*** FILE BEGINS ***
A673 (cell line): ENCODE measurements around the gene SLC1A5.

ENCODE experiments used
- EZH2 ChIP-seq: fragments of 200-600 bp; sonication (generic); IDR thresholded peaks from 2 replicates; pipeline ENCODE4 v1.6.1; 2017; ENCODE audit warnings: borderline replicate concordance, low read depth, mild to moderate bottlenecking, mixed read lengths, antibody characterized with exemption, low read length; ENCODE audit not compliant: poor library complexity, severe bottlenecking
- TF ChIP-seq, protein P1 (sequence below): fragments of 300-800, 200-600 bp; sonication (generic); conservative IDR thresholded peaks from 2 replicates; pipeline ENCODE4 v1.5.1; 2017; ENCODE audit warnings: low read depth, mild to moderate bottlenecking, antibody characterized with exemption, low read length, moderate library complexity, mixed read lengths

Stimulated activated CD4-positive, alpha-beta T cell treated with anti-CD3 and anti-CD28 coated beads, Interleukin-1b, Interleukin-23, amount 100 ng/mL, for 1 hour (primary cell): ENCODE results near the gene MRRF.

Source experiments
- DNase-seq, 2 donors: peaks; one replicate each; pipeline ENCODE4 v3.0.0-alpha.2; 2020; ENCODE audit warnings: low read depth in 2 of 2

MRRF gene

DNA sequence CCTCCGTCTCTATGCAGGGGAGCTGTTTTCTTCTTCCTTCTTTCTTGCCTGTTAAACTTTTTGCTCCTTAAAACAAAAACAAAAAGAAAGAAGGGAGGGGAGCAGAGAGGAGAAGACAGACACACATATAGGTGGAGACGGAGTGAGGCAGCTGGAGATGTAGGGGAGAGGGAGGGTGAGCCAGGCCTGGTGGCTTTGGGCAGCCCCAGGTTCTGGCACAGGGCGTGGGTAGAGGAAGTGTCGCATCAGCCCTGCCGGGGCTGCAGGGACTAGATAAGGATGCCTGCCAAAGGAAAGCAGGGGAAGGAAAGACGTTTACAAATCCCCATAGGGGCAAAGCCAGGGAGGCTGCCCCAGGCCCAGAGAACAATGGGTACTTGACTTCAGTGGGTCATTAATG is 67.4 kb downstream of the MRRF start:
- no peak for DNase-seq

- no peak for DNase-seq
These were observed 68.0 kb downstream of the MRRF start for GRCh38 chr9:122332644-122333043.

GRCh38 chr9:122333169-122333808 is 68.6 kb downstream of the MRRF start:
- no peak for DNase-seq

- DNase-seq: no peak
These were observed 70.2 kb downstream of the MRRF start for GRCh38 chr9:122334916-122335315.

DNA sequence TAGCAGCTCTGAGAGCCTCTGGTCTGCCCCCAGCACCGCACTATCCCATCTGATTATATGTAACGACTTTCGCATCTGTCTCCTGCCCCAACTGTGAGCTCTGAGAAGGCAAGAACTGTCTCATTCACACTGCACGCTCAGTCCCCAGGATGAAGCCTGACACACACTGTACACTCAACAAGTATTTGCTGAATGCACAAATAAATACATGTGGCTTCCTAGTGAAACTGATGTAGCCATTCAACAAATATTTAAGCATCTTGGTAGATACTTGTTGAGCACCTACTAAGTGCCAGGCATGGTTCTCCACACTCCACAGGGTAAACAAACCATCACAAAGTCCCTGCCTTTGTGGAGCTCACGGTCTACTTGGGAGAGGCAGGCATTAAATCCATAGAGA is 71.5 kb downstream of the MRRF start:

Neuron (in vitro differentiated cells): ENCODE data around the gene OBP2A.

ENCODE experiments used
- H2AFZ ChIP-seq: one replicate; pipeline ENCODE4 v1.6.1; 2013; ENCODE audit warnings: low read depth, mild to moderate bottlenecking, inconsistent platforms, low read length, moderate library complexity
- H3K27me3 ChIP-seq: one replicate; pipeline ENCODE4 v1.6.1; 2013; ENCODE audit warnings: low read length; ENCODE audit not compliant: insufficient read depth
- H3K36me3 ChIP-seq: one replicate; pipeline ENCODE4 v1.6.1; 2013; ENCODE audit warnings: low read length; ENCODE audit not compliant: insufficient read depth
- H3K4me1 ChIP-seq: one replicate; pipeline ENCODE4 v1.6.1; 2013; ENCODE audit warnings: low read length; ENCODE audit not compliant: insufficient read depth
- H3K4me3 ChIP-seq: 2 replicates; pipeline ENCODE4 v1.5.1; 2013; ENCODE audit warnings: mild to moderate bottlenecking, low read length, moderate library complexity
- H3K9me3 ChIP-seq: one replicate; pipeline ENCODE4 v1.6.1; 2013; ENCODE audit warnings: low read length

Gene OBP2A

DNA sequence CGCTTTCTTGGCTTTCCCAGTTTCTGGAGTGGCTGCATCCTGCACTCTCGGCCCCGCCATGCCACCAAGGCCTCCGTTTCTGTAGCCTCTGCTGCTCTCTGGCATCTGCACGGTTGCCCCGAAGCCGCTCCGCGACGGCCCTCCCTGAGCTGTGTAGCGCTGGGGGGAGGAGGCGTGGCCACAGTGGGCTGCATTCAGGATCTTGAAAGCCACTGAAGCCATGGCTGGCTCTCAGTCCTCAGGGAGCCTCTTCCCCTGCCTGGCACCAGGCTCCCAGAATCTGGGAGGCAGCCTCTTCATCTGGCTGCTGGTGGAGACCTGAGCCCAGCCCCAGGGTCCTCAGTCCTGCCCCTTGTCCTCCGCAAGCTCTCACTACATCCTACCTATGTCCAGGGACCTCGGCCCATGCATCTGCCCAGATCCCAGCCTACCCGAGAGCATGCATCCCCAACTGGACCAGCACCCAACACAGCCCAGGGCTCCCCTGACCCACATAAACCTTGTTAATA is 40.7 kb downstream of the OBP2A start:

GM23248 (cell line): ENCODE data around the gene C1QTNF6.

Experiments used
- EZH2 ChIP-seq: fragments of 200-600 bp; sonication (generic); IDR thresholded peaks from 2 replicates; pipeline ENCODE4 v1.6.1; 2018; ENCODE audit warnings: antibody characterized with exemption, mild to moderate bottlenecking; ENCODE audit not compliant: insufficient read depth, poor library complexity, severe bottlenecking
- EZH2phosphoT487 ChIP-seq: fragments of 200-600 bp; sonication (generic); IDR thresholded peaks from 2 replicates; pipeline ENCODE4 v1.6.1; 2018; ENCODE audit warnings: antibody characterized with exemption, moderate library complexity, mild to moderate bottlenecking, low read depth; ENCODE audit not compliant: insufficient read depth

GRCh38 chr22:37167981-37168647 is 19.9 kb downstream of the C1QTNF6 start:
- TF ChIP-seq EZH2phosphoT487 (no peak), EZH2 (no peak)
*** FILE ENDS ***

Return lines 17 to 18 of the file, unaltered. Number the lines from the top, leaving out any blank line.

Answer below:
DNA sequence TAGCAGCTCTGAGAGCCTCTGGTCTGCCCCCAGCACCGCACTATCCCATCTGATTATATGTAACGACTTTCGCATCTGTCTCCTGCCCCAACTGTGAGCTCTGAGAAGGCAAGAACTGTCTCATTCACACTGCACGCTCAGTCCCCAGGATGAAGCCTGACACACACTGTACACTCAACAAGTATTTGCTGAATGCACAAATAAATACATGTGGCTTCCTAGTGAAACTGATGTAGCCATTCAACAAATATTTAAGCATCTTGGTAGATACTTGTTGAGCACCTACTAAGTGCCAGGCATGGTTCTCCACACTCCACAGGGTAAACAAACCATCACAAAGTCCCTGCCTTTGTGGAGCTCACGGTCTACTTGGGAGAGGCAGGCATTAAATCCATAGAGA is 71.5 kb downstream of the MRRF start:

Neuron (in vitro differentiated cells): ENCODE data around the gene OBP2A.